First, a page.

In addition to bourbon, I have another aid in keeping me warm here in Georgia, and that’s my Filson jacket. It’s wool. It was expensive, but it was well worth the cash. I sent them a letter of thanks and I included it below.

Dear Filson,

I’m writing to express my appreciation for the wool jacket I purchased in May of 2006. I’m currently a Peace Corps volunteer working as a schoolteacher in the Republic of Georgia. It’s a little known former Soviet republic that rarely appears in the news. Scenically located in the shadow of the mighty Caucus Mountains, winter here is bitter cold and there is simply no escape from its miserable bite. I mean it is really cold.

The infrastructure here is dilapidated and poverty is a constant problem, especially in villages like mine. This means there is no heat or insulation in the school where I work. I teach class in freezing weather and the concrete walls and single pane windows do little to keep the cold out. This jacket has been my best friend.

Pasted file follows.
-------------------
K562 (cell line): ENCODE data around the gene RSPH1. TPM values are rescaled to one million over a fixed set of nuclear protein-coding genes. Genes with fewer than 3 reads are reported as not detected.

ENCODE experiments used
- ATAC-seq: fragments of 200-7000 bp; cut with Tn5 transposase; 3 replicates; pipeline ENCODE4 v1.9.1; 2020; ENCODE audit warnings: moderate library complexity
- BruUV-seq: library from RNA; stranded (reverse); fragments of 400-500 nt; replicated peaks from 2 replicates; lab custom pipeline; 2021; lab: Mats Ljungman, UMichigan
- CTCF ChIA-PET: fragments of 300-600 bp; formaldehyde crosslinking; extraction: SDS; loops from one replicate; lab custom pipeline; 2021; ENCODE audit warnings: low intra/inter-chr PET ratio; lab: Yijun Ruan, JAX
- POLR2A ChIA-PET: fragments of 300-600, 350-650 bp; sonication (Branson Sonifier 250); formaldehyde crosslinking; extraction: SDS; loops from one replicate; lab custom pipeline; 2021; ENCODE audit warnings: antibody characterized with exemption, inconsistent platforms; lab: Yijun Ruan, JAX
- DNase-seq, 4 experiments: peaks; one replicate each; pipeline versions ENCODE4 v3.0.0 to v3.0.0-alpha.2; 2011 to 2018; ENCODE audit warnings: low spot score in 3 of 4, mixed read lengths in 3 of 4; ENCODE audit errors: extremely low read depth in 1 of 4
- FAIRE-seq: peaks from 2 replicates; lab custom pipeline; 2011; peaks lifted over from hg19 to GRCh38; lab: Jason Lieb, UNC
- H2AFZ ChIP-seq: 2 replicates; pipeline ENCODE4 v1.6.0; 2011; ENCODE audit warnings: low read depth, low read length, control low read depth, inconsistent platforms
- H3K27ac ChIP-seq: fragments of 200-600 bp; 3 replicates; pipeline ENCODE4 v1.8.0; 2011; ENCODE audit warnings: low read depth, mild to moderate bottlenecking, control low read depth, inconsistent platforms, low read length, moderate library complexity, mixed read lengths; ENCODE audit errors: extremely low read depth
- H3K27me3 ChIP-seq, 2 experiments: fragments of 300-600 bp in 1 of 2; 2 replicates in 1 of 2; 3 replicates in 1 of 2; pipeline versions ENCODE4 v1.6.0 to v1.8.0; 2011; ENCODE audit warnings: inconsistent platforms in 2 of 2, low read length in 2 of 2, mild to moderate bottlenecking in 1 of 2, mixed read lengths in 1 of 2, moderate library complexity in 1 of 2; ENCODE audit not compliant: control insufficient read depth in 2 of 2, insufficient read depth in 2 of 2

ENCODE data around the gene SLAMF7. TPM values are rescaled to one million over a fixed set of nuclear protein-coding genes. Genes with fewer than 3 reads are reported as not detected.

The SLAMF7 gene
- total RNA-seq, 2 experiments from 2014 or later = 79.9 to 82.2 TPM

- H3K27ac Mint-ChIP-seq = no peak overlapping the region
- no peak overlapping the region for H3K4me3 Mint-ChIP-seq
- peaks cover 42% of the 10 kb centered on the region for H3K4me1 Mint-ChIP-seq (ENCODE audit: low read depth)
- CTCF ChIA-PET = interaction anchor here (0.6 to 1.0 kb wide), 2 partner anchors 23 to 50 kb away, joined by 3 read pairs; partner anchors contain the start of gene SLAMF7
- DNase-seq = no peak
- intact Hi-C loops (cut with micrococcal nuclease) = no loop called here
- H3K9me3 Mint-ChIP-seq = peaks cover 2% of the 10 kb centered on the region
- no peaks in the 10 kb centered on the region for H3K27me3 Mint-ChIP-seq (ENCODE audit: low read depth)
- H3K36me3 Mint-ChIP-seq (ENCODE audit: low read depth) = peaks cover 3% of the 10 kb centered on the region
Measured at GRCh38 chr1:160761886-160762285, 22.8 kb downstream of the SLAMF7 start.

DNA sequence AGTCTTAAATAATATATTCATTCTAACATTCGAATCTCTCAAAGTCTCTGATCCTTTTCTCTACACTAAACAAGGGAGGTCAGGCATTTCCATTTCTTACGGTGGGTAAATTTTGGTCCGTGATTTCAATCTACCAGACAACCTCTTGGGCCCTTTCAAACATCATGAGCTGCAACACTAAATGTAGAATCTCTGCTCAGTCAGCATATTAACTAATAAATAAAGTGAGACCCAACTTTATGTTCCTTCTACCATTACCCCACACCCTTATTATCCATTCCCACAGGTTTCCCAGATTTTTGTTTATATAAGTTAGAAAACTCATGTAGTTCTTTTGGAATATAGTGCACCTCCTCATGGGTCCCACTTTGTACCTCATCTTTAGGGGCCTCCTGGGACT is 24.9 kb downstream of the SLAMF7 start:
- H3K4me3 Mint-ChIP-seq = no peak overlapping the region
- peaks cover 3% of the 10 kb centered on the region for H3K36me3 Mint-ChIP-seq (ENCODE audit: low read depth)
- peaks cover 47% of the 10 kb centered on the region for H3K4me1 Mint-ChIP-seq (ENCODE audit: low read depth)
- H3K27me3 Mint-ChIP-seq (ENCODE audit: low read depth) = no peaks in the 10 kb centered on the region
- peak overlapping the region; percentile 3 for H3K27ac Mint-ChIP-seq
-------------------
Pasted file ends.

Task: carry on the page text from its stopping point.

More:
In winter, the family I live with heats only one room via a small wood stove. It’s also the room with the television and they pass their time watching Latin American soap operas dubbed in Georgian. And since I can’t stand soap operas, warmth comes at a price I’m deeply reluctant to pay. Your jacket allows me to sit outside under a balcony and read my history books while watching the snow come down without discomfort. The neighbors come over and shout at me to go inside before I catch my death, but I’m plenty warm in my Filson jacket. I would like to note that many locals also believe sitting on cold concrete causes infertility, luckily my jacket comes down far enough that when I sit I'm sitting on wool and my potential offspring are protected.